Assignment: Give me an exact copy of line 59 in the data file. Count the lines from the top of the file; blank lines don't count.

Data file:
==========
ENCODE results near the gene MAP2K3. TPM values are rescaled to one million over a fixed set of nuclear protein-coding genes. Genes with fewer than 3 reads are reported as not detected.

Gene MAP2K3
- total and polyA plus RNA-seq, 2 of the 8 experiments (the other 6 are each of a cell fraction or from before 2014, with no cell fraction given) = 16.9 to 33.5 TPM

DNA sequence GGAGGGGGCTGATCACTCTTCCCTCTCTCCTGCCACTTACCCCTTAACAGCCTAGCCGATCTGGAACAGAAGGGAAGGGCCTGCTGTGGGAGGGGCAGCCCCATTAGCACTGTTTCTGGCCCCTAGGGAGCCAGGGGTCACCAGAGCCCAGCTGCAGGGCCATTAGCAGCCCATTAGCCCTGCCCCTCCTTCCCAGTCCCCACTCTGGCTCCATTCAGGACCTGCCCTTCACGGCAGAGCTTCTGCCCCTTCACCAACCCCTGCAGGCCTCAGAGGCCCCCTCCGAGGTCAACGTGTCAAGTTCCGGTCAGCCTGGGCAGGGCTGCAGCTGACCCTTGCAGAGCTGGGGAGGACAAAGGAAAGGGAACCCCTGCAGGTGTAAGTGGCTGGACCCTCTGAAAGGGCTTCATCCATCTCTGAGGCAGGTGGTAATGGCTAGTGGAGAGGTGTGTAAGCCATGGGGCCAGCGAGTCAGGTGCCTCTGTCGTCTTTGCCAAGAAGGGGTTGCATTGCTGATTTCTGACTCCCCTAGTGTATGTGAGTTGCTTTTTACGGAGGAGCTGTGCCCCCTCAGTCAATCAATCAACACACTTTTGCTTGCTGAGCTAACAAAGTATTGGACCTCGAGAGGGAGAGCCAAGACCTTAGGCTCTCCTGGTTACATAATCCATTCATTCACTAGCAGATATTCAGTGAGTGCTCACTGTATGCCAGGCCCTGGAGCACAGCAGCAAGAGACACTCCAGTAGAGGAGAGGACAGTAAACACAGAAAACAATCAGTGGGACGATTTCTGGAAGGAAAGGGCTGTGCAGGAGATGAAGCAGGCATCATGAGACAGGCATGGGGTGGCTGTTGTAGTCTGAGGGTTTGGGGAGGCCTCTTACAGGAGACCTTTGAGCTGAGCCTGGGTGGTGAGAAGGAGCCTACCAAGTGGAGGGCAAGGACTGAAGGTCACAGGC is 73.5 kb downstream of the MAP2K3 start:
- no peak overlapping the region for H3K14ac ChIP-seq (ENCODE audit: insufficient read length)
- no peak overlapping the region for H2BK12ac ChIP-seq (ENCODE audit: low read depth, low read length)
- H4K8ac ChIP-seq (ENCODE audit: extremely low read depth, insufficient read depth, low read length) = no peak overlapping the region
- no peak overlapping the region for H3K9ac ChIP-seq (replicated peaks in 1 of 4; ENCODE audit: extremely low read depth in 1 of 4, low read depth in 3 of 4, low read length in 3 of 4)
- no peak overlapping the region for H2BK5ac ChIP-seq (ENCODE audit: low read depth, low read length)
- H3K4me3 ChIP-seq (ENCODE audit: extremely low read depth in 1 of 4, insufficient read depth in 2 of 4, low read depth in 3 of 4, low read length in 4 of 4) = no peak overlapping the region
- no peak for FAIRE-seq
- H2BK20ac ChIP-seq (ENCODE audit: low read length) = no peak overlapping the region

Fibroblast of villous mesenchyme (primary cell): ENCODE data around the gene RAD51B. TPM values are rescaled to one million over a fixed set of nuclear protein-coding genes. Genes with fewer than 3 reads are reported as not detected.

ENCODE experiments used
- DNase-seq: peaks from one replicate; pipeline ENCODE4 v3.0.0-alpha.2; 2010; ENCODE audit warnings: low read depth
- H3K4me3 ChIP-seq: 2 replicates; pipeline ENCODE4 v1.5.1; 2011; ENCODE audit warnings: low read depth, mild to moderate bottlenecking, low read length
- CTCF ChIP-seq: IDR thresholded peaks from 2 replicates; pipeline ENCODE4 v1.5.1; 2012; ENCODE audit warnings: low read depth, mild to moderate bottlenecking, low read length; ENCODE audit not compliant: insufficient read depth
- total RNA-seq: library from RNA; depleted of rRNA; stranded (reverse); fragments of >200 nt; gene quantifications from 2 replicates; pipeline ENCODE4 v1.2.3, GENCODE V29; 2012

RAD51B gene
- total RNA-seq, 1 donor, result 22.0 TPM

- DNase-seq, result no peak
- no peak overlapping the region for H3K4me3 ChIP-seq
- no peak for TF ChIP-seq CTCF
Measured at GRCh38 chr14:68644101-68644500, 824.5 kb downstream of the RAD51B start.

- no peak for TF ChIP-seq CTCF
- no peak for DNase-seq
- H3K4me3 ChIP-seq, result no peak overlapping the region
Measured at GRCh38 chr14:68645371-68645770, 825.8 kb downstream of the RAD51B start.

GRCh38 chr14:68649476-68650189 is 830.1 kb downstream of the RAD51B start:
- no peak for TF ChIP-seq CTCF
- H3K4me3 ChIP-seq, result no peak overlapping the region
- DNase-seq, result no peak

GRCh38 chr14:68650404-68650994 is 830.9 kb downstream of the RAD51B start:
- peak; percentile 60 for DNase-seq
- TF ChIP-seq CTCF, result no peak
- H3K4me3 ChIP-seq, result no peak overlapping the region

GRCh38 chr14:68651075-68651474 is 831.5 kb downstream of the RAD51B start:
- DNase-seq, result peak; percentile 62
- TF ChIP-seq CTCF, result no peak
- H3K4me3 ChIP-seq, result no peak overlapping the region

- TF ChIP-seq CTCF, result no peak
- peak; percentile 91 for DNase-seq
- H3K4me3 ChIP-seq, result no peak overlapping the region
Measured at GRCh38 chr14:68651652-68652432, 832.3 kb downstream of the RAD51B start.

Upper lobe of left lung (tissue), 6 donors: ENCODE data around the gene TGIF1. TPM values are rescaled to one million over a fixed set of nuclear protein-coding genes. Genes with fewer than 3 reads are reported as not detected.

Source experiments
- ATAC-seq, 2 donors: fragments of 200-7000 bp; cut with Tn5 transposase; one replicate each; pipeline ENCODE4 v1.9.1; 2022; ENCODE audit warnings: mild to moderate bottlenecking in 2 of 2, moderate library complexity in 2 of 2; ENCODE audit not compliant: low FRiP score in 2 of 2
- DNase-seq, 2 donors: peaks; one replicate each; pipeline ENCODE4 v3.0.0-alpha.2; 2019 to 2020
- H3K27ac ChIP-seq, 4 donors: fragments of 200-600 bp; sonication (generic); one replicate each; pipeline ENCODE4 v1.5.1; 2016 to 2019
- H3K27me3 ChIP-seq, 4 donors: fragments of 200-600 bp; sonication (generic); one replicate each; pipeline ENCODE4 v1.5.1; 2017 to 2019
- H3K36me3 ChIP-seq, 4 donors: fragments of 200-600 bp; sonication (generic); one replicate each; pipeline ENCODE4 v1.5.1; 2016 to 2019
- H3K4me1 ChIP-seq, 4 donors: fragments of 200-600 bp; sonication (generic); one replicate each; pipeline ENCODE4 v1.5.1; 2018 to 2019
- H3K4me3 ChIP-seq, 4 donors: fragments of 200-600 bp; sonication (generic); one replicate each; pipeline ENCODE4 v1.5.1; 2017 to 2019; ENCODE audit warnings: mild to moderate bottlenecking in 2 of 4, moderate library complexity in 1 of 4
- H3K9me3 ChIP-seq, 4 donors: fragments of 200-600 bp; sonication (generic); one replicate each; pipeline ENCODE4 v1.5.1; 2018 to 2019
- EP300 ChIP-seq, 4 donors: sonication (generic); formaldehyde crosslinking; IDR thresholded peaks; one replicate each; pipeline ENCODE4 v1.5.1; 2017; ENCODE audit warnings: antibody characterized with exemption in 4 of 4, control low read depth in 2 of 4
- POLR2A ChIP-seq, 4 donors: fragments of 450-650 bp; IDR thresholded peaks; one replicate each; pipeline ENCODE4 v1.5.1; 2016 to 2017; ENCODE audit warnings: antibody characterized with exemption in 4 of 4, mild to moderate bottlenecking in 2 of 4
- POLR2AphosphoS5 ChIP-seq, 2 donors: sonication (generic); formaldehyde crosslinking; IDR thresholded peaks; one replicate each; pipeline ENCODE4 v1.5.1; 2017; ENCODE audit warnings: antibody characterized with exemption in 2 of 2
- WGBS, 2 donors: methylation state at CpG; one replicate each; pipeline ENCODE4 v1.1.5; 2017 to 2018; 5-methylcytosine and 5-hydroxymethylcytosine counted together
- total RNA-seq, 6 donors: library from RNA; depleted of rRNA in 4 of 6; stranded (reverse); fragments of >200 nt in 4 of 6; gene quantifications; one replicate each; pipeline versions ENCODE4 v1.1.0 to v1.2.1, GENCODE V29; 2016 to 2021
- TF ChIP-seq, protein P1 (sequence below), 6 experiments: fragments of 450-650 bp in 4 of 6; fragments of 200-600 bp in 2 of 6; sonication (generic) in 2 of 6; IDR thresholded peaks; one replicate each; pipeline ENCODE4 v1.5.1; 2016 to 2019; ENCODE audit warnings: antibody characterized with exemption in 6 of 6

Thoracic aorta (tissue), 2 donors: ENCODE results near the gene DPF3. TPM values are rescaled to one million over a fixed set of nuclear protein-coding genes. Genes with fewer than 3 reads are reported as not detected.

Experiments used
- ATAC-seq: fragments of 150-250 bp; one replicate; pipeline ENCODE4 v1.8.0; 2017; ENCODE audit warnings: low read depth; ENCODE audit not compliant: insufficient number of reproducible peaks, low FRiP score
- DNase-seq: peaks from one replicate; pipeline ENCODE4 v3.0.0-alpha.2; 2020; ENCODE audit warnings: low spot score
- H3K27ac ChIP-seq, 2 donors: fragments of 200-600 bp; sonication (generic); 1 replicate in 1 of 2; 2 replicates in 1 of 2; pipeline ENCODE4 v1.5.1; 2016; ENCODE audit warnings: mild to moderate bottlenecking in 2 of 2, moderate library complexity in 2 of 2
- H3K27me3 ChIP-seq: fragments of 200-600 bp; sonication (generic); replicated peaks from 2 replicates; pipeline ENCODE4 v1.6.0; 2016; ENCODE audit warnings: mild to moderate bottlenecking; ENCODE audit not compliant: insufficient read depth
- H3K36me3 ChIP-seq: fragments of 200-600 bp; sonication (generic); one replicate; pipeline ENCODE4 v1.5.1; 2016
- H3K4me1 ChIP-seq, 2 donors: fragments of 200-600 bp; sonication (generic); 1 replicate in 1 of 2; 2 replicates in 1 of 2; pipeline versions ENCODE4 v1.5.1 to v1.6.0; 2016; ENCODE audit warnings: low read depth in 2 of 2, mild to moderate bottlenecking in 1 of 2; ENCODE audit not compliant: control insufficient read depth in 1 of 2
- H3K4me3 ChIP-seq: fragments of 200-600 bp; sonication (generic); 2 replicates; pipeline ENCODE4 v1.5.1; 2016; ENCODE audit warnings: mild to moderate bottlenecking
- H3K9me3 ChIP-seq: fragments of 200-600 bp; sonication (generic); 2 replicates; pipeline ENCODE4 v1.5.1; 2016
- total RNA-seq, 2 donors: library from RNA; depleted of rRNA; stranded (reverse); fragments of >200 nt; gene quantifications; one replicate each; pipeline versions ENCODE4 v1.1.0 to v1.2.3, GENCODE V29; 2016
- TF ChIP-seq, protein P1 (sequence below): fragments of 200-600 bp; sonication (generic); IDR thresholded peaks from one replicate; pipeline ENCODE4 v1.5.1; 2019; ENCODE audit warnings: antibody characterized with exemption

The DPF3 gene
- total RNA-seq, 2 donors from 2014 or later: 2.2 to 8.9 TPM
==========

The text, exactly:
- total RNA-seq, 6 donors: library from RNA; depleted of rRNA in 4 of 6; stranded (reverse); fragments of >200 nt in 4 of 6; gene quantifications; one replicate each; pipeline versions ENCODE4 v1.1.0 to v1.2.1, GENCODE V29; 2016 to 2021